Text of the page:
Lavender Hedges

In general Lavenders require well-drained neutral to alkaline soil, although some of the stoechas forms can grow happily on an acid soil.

The soil that most lavender hates is a wet soil especially in the winter. It is more usual for lavender to die from being too wet in the winter than from frost damage. It is essential you plant your lavender be it a hedge or individual plants in a sunny position. They will not be happy being shaded by trees or anywhere else there is dense shade.

The question most people ask is how much to space the plants out either in a hedge or an informal planting. For hedging purposes the ideal spacing is 30cm and for informal plantings 45-90 cm is ideal depending upon the eventual size of the plant. When planting a hedge it is best suggested to plant just one variety in that hedge. In general all the angustifolias and intermedia types are best suited for a formal hedge. It is important when planting a new hedge to keep the plants watered until they are established then any further watering should be unnecessary. If the ground has been well prepared prior to planting by forking over and adding a little bone meal, and adding some grit for better drainage where necessary, there should be little need for any further application of fertiliser.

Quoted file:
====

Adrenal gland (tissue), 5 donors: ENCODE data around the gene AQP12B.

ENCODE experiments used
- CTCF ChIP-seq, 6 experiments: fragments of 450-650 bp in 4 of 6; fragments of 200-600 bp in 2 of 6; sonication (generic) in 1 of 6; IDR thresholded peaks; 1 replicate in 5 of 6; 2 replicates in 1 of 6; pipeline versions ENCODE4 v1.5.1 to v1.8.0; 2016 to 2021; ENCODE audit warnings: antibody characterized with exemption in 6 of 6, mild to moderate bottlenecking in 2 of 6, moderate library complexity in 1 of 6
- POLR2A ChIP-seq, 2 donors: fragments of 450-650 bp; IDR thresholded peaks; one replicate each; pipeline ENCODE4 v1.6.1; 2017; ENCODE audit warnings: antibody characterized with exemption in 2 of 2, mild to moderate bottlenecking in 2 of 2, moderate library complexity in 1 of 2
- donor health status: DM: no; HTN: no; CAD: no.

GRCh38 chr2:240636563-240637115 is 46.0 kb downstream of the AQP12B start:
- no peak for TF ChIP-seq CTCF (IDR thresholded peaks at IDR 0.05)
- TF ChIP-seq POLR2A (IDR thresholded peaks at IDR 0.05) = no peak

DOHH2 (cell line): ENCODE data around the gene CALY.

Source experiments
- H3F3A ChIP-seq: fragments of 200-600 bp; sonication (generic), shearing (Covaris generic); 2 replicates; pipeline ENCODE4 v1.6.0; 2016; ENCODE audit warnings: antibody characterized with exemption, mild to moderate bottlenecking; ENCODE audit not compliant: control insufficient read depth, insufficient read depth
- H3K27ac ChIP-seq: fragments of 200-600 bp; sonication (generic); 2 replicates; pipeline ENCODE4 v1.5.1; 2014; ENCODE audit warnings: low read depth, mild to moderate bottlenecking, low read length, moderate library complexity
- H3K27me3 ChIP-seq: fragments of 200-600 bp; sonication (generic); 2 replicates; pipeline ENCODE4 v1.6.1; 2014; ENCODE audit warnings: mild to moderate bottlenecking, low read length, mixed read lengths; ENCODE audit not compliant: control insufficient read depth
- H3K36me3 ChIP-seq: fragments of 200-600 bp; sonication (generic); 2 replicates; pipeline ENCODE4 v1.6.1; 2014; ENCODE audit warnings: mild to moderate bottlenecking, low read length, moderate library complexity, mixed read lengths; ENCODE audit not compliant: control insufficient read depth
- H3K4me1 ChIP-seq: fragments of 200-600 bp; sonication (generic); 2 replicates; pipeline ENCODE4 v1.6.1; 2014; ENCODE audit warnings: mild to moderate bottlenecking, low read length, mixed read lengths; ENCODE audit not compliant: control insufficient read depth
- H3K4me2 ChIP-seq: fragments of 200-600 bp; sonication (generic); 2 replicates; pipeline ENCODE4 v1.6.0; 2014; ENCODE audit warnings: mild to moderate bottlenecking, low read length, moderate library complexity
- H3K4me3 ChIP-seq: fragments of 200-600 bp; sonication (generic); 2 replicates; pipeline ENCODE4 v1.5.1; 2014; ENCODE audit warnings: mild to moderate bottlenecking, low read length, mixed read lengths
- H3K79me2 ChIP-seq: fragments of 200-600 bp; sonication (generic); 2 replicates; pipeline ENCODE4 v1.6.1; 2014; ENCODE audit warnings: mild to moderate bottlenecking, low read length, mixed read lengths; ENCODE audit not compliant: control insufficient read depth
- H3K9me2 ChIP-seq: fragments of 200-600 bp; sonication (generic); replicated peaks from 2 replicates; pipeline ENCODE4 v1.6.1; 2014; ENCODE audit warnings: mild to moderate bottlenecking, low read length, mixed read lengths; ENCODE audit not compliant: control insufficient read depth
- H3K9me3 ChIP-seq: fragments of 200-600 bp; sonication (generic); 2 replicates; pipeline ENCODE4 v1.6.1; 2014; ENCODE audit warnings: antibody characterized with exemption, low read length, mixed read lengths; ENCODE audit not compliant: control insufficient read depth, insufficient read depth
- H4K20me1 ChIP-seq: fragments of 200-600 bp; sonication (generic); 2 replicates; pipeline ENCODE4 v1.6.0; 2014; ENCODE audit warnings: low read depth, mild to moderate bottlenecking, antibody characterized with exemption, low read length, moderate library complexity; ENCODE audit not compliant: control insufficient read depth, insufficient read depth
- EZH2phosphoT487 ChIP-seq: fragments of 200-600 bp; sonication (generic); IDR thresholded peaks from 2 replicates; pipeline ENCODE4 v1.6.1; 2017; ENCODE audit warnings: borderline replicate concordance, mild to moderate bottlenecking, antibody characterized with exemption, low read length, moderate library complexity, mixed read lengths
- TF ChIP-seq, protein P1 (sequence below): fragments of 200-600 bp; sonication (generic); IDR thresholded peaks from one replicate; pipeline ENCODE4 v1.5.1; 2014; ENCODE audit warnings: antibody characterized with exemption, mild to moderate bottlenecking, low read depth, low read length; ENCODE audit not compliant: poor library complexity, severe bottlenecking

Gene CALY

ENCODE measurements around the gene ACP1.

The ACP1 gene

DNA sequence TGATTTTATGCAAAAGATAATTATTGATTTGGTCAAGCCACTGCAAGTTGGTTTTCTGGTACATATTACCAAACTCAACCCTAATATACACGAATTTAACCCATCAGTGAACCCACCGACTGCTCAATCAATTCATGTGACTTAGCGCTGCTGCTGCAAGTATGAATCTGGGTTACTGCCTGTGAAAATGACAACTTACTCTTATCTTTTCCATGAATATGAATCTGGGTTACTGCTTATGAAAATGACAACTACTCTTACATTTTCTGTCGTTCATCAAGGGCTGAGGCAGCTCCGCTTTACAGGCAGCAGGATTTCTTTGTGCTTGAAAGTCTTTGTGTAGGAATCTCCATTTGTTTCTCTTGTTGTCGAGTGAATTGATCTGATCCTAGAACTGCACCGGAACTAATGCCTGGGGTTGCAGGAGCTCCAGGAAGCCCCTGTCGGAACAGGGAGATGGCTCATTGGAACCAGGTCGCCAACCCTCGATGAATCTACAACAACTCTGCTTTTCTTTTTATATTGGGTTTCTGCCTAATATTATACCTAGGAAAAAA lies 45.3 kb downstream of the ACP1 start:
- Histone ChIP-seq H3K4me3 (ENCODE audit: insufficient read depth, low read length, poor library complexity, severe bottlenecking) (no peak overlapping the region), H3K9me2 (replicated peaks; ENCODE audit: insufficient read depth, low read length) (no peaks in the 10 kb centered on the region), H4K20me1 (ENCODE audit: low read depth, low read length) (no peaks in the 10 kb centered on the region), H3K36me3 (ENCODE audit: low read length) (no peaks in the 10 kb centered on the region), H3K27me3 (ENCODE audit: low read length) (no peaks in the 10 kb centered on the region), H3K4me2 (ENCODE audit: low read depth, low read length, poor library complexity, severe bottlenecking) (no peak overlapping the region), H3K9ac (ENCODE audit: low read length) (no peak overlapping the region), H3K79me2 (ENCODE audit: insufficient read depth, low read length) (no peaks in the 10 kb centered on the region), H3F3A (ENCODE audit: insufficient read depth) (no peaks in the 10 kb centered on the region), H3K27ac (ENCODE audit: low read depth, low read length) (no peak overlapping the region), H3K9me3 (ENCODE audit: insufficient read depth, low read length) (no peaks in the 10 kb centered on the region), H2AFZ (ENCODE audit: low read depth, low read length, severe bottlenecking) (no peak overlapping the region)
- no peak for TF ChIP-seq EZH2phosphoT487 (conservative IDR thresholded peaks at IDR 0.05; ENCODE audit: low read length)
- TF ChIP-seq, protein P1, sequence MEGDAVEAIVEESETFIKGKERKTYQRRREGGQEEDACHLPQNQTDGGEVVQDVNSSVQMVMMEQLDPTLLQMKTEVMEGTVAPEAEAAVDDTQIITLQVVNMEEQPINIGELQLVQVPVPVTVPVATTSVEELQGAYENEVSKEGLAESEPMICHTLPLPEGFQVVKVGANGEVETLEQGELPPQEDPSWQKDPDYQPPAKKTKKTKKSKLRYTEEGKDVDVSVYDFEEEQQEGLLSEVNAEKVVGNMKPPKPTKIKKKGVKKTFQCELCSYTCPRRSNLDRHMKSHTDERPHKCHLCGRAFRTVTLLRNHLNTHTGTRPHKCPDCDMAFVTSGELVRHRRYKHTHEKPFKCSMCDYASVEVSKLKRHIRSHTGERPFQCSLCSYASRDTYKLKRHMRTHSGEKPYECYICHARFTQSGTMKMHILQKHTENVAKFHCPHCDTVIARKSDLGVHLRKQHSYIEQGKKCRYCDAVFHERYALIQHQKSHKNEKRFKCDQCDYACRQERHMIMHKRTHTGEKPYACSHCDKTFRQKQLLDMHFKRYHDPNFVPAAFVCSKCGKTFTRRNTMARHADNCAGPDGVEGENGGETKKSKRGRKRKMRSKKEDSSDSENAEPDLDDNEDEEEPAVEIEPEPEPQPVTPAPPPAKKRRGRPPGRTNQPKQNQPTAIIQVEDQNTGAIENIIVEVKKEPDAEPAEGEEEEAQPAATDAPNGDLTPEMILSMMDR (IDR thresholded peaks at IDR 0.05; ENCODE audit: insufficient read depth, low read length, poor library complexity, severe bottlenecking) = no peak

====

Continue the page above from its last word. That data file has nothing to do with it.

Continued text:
Once established a light addition of potash around the base of the plants will encourage the flowering of the plant in that season. It is far better to starve the plant as this will produce a sturdy and tough plant that will reward with good flowering and a strong habit.

Pruning is the next big question that is most asked. It is really quite simple, after flowering trim them back hard to approximately 20cm but always ensuring that there are some leaves below the point at which you have cut. Within no time at all they will be shooting up from the base and forming the new framework for a great plant the following year. This may seem drastic but will produce a long lasting and healthy plant.

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